If the book of Daniel is as close as the class can get, then you quickly ask, “How about Daniel 7? Would someone like to read that?”
After reading the pertinent verses you could say, “So in some way, the beast in Revelation 13 is a combination of these beasts in Daniel 7, is that right?”
You would follow that up with a question such as, “What about the seven heads and ten horns? Where did they come from?”
If the class members see or suspect or suggest that the seven heads and ten horns might also be in Daniel 7, ask, “Where do you see that? Can you show the class?” I should not need to add that the question should be asked hopefully, not skeptically, because your attitude is another clue to the correct answer. Whenever a class member demonstrates that they are beginning to understand the interpretive process, reward them with body language, facial expressions, and tone of voice. We will look at these elements in detail later.
It is a simple fact that what we are told we may disagree with, but what we find for ourselves we internalize and believe.
If they do not, ask something like this: “How many heads does the lion have?” On the answer, “Onne,” hold up one finger, and ask, “What about the bear?” When they respond with the same answer, hold up another finger.
“How about the leopard?” In Daniel 7, the leopard has four heads. When the class responds, hold up four more fingers. By this time, someone will have caught on. Because the leopard in Daniel 7 has four heads, the four beasts together have seven heads. Whenever in the process someone catches on, smile and say, “Yes! Wow, isn’t that amazing?”
At this point you probably won’t need to ask about the ten horns, because the class will have recognized the process you’re going through, and will realize that although three of the beasts have no horns, the fourth beast has ten horns. So collectively, the beasts in Daniel 7 have seven heads and ten horns.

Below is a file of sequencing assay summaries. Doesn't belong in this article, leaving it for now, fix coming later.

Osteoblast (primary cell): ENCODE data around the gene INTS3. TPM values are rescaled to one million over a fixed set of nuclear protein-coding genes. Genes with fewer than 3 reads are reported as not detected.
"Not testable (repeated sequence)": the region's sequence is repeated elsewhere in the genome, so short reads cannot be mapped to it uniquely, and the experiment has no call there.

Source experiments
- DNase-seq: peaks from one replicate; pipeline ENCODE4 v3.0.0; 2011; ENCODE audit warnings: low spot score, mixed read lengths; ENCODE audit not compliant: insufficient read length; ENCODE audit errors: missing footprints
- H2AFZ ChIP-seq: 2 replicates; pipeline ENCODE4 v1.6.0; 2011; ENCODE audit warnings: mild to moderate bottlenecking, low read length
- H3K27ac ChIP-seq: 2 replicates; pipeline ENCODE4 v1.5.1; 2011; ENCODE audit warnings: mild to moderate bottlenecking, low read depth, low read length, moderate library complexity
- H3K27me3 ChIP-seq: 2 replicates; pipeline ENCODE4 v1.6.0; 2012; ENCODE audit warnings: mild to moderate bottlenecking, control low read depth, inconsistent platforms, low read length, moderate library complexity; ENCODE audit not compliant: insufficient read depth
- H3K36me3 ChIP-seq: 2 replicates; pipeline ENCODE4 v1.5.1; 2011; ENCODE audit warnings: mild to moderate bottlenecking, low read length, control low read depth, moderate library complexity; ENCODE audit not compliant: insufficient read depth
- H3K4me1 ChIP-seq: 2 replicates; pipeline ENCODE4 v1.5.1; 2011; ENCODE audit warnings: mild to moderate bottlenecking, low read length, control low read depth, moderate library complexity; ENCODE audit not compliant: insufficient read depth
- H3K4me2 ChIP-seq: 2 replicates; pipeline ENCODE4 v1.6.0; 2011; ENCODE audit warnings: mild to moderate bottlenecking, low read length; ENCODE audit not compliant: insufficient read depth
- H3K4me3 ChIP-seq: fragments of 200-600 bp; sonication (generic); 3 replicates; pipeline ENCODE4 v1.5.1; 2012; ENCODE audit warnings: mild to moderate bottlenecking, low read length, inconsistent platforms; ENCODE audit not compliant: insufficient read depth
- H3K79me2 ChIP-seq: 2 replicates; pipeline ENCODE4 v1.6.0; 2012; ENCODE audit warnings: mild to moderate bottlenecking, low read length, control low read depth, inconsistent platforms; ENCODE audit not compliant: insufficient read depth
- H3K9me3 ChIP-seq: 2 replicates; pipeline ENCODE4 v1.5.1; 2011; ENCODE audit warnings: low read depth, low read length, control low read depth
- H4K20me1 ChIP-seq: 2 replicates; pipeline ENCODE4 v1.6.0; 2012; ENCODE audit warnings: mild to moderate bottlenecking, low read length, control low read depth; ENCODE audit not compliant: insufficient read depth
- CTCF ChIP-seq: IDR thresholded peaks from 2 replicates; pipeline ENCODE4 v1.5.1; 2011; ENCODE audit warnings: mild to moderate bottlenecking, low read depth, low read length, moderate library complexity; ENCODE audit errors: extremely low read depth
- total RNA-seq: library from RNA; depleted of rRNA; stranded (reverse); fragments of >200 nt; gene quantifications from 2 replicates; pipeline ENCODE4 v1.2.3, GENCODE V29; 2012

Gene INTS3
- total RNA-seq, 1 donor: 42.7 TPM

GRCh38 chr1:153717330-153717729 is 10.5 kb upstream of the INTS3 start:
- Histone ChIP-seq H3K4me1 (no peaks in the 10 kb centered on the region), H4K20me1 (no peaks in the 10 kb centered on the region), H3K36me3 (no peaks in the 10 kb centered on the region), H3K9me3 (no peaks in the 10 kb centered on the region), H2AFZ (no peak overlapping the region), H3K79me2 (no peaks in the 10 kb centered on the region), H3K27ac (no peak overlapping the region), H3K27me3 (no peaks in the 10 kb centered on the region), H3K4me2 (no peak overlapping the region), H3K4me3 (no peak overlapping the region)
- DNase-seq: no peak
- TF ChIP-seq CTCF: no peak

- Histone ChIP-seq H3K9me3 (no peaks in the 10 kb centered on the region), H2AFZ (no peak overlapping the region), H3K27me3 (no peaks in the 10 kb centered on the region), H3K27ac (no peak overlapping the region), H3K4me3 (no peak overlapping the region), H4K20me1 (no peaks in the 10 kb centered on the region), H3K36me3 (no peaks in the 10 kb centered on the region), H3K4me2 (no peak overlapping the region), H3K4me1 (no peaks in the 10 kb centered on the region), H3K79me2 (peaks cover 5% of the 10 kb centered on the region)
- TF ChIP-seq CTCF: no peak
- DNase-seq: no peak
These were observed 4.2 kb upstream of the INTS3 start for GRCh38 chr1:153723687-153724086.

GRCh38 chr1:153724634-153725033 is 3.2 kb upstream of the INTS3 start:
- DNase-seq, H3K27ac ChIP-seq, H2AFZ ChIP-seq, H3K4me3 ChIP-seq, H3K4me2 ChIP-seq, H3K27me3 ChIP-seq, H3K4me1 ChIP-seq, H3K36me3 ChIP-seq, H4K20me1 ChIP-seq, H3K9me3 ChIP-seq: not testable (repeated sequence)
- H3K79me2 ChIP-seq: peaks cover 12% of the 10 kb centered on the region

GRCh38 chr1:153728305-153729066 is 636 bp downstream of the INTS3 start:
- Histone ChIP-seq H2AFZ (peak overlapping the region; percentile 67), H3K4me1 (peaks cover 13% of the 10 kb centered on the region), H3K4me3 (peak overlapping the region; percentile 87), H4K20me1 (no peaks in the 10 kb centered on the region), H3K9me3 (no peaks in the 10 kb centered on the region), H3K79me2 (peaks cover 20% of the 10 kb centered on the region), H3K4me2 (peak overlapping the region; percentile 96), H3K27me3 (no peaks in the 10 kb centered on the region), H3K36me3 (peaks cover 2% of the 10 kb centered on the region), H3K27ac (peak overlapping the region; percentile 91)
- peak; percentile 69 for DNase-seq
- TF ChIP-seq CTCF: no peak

Now you’re ready for the summation. “So the beast in Revelation 13 doesn’t just have the pelts or body parts of the four beasts in Daniel 7, it also has the same number of heads and horns. So is it fair to say that this beast represents a combination of all the traits of those four great empires depicted in Daniel chapter 7?”
Of course, you could have simply explained all this to the class, and depending upon the time available and what is to be covered in that time, it might be necessary. But if you can lead the class through this process, they will feel more ownership of the results. And they will remember it better.
It is a simple fact that what we are told we may disagree with, but what we find for ourselves we internalize and believe. And if we repeat this type of questioning, of guiding the class through the process of interpretation, they will grow more confident and more excited, and will retain much more of what is presented.
There are many more examples that could be given, but for now we are going to move on to the next step: how to deal with incorrect answers, skeptical answers, and hostile/accusatory answers. As mentioned in my guidelines, all these will happen, and the only way to keep a class safe and learning is for the teacher to be prepared to deal with them.